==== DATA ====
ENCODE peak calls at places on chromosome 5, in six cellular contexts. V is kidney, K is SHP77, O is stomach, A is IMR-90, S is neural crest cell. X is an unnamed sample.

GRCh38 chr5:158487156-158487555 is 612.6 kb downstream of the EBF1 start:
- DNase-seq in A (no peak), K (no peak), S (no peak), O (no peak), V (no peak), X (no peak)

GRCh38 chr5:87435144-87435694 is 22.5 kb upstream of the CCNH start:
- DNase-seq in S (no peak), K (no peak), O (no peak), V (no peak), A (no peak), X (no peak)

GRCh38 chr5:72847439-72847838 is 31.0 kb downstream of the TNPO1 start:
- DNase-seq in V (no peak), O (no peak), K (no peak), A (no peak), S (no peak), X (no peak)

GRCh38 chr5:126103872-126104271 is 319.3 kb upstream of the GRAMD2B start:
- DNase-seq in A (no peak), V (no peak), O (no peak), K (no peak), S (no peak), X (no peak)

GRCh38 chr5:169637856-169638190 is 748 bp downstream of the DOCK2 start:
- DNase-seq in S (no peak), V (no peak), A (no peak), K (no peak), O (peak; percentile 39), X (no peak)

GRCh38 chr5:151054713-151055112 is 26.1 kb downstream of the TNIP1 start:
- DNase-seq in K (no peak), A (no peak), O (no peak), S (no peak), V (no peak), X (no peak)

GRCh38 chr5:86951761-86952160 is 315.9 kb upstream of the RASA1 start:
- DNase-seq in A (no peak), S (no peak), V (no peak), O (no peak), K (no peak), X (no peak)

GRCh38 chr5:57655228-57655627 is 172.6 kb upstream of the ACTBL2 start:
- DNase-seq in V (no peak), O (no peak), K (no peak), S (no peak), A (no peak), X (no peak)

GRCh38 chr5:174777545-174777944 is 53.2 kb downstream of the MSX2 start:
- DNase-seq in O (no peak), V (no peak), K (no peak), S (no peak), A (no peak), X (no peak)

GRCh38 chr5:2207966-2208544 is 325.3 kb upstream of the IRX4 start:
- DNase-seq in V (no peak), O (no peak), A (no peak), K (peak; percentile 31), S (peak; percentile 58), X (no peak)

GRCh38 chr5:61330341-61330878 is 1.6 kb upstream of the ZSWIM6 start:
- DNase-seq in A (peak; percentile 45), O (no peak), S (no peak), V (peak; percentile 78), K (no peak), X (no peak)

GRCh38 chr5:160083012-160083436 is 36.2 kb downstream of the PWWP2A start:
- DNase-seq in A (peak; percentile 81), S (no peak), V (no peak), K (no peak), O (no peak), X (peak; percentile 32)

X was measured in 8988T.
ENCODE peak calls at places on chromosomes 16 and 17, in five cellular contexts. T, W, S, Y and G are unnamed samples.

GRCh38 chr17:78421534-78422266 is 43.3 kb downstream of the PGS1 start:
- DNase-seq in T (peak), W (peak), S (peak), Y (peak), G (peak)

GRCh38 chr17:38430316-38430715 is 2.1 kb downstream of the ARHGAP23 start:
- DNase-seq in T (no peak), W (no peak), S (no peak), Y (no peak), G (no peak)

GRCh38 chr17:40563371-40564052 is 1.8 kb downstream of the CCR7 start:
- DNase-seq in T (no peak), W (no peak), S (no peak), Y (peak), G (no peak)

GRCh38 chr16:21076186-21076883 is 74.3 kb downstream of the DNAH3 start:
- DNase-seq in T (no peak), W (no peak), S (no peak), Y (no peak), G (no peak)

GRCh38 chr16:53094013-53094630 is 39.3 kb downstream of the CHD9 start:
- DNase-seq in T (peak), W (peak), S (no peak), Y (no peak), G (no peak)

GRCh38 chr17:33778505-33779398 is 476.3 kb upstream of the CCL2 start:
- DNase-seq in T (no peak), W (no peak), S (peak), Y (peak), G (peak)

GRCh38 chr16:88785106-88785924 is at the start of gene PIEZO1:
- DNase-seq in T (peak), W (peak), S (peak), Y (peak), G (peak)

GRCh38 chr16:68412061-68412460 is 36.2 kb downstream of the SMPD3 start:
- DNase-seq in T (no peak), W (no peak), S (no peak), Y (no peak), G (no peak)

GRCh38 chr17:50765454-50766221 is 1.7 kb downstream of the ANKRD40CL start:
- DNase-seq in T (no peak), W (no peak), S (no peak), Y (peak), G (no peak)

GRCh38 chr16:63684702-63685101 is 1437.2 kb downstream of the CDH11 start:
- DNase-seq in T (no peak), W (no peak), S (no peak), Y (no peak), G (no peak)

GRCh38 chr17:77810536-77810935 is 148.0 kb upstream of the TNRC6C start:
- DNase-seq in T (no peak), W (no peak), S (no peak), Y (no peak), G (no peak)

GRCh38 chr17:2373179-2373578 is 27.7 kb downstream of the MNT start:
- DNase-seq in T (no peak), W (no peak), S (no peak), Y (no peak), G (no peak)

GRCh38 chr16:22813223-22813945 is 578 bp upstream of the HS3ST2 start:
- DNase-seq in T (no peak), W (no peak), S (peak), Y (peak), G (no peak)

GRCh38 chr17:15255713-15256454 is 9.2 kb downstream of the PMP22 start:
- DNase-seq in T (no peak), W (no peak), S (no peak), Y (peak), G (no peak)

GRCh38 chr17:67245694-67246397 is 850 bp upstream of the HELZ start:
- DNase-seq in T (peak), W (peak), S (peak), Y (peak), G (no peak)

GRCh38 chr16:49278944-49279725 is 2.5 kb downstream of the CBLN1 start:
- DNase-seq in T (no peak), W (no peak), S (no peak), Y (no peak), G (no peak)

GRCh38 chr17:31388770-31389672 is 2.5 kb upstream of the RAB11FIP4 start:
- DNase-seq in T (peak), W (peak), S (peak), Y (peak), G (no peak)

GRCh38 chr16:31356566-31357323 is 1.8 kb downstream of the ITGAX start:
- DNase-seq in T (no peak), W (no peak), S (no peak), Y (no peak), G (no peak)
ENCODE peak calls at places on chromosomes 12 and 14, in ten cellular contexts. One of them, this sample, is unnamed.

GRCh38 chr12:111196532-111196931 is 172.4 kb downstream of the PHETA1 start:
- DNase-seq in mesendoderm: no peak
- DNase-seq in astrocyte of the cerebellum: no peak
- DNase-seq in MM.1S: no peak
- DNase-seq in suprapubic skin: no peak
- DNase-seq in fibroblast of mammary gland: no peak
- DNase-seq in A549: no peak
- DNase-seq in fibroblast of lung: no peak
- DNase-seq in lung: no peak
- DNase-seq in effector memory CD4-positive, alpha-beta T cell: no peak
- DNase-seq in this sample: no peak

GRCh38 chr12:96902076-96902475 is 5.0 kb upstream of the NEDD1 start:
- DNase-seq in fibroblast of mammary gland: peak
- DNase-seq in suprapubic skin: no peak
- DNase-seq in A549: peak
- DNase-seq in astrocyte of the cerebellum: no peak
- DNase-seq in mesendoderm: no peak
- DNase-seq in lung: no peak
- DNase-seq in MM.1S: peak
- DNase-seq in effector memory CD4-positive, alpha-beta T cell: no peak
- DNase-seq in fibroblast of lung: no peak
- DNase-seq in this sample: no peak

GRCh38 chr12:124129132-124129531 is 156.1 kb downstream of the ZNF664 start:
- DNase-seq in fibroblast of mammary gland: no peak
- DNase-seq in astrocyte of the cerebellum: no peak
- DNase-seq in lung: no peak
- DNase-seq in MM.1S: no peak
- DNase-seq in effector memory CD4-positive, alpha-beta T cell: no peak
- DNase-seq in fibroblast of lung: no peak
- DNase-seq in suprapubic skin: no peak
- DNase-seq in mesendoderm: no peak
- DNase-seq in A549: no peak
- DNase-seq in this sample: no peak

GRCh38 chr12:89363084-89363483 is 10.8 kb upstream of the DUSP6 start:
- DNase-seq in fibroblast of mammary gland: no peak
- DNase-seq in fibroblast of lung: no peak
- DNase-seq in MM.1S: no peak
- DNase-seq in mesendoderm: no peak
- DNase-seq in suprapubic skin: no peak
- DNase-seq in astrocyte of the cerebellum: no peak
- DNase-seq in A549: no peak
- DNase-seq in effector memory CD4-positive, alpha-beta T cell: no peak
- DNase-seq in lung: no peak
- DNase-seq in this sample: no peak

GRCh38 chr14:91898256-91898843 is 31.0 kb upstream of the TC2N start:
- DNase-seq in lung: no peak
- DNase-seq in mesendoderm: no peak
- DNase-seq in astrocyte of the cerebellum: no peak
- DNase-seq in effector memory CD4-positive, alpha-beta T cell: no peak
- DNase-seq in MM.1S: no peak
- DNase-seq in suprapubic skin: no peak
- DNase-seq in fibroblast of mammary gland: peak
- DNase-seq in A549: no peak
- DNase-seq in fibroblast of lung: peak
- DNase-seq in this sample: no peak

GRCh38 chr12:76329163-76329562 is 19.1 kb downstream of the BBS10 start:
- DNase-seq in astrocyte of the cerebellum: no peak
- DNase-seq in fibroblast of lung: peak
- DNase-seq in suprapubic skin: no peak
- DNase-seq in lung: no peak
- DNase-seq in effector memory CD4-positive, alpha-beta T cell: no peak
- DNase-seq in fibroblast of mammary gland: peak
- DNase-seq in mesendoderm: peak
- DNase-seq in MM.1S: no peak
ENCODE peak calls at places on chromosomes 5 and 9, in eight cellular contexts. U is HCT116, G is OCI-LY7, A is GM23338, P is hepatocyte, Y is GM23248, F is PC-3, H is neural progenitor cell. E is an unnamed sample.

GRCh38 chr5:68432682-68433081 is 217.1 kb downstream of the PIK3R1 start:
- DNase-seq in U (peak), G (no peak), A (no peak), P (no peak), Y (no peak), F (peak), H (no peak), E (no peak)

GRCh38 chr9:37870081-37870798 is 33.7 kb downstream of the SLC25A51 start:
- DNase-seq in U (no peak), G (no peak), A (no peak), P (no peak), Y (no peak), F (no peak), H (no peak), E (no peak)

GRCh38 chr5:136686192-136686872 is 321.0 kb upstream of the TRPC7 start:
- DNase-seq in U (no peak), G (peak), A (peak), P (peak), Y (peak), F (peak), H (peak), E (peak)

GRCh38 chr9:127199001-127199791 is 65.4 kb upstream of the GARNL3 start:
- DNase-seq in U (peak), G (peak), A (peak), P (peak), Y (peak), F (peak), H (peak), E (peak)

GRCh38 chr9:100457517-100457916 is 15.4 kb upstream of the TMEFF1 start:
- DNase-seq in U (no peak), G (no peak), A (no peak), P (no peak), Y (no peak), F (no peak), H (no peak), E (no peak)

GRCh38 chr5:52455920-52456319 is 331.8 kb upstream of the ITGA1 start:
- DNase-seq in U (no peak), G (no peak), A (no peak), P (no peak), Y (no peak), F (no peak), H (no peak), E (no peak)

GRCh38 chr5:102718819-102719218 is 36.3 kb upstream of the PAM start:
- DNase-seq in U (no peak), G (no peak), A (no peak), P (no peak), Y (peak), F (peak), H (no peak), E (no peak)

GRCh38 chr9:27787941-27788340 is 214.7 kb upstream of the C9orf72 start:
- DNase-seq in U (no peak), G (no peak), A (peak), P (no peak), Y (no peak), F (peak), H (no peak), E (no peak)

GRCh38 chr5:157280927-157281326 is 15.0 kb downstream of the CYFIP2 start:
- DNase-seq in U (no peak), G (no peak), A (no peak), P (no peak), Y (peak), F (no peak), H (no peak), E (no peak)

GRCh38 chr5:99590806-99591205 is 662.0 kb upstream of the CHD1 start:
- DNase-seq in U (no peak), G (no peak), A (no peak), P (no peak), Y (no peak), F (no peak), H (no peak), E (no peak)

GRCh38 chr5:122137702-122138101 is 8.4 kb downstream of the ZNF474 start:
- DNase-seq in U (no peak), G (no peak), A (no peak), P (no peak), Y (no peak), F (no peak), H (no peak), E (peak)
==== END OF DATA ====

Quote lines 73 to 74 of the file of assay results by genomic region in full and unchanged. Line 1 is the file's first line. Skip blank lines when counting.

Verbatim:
- DNase-seq in lung: no peak
- DNase-seq in effector memory CD4-positive, alpha-beta T cell: no peak